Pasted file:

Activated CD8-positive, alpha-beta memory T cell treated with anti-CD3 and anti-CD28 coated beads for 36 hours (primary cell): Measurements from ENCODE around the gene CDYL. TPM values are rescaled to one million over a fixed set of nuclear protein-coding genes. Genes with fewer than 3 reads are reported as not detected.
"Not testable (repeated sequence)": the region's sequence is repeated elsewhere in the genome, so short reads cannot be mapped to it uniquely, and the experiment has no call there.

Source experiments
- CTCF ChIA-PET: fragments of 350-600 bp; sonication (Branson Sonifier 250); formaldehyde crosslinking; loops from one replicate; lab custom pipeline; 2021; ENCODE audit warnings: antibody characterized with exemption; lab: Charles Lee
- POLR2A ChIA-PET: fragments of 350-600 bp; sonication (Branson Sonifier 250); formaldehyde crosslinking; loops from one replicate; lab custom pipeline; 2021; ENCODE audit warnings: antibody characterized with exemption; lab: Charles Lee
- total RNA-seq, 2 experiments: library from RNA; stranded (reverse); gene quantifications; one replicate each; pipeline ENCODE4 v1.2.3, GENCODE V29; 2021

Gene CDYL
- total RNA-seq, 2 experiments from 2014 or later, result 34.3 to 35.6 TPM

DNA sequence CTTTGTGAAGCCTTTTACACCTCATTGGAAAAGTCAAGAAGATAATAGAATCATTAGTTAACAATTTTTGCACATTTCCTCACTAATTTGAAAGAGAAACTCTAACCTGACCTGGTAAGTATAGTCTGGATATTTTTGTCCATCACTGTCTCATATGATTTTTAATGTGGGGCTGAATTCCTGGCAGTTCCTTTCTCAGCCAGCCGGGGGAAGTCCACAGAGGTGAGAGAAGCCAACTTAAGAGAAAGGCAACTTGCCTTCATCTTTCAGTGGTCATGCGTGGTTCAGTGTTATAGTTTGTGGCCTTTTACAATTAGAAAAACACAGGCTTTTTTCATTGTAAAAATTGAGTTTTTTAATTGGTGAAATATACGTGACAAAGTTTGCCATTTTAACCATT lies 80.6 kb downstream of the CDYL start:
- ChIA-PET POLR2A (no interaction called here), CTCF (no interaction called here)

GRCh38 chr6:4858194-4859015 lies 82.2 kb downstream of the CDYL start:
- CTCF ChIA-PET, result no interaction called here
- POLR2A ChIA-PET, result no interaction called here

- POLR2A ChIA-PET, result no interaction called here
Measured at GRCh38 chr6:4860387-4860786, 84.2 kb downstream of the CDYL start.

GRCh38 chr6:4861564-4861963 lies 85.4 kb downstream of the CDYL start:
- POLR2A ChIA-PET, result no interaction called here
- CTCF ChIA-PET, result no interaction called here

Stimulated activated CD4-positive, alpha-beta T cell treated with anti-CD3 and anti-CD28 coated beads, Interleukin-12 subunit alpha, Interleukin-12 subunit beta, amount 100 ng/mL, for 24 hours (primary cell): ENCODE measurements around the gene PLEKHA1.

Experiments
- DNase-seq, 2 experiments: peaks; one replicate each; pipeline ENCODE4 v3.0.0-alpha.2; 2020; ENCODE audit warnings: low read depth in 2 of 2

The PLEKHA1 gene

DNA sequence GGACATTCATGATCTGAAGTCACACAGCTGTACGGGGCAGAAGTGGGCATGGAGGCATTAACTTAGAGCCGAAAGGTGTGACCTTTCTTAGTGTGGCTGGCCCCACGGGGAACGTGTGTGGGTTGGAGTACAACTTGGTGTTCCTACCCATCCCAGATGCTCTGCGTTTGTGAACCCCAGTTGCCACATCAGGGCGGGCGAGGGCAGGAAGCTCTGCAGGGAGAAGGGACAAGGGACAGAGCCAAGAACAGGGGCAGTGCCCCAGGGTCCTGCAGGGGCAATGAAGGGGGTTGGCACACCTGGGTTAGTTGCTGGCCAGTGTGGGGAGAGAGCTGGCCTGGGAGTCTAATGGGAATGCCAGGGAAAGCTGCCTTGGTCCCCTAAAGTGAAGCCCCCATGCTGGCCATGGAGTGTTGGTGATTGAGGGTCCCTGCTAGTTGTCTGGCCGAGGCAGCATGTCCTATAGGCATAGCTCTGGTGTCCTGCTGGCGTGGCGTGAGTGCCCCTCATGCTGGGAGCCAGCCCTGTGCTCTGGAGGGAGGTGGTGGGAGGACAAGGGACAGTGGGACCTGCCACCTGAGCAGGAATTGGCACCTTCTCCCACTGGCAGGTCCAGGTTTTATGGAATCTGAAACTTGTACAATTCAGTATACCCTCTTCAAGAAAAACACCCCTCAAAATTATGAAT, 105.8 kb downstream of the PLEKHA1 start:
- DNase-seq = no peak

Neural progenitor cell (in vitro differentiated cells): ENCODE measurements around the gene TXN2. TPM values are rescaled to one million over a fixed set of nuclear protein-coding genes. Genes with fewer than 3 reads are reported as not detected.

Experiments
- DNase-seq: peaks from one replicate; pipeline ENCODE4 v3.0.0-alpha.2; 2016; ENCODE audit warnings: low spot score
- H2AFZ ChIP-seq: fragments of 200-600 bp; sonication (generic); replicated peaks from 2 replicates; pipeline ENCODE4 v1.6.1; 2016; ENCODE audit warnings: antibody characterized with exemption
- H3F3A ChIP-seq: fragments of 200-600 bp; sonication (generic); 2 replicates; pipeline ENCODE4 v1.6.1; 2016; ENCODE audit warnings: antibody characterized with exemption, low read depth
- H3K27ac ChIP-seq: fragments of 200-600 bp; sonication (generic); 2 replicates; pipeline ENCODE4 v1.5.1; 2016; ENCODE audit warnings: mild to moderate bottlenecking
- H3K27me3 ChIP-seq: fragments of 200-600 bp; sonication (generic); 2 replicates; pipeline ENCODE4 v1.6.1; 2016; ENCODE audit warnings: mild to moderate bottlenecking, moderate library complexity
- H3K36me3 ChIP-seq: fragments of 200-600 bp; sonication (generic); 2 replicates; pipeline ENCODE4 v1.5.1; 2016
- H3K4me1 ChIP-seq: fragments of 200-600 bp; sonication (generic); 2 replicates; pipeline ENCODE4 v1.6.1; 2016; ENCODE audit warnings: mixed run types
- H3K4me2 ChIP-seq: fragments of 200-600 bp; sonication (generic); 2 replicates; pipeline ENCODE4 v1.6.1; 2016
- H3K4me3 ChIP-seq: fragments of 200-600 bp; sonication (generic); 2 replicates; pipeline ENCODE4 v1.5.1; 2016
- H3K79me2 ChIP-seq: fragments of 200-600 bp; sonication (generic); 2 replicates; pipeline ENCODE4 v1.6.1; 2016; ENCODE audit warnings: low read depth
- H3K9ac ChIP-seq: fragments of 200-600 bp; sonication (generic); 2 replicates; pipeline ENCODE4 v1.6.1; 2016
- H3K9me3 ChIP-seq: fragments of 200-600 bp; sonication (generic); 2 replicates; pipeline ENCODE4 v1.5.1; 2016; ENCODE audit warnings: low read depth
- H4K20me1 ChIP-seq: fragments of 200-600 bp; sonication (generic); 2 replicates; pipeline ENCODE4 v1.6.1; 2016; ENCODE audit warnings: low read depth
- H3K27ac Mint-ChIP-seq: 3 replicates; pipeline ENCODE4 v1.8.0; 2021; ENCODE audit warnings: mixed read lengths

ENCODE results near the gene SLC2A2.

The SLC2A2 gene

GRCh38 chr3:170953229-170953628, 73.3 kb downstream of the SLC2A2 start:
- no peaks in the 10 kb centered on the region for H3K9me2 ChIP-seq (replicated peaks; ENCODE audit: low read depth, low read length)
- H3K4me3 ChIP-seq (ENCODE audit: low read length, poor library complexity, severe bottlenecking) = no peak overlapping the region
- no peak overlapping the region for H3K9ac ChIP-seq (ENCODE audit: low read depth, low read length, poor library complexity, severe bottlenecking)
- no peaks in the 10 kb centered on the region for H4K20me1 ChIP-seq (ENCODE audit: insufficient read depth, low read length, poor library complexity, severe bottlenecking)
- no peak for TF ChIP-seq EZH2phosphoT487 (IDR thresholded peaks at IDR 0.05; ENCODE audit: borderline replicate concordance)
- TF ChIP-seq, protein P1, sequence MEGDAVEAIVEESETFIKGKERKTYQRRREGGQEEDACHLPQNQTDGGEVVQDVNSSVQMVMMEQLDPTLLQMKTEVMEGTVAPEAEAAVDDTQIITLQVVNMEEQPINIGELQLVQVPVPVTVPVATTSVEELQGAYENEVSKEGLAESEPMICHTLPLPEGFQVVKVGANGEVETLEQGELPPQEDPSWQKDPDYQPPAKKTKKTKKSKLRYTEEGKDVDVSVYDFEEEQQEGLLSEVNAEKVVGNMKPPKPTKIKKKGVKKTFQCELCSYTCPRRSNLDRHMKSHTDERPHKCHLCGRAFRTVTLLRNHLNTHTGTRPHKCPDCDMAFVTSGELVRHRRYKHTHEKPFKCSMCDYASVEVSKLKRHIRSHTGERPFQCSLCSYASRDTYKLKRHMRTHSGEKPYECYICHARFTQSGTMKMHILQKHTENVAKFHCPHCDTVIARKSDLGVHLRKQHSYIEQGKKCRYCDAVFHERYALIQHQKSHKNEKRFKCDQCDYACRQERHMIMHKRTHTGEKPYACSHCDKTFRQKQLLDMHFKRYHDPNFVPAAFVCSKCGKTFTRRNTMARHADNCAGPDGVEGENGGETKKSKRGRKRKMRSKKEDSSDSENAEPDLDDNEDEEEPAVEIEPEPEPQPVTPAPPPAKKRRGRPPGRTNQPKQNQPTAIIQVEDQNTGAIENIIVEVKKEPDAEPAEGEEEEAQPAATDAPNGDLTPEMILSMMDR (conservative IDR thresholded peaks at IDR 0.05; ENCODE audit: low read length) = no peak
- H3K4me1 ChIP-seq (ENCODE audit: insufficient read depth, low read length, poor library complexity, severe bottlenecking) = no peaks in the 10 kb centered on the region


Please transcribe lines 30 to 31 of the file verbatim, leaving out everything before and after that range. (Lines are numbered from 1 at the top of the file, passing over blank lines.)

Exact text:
- H3K27ac ChIP-seq: fragments of 200-600 bp; sonication (generic); 2 replicates; pipeline ENCODE4 v1.5.1; 2016; ENCODE audit warnings: mild to moderate bottlenecking
- H3K27me3 ChIP-seq: fragments of 200-600 bp; sonication (generic); 2 replicates; pipeline ENCODE4 v1.6.1; 2016; ENCODE audit warnings: mild to moderate bottlenecking, moderate library complexity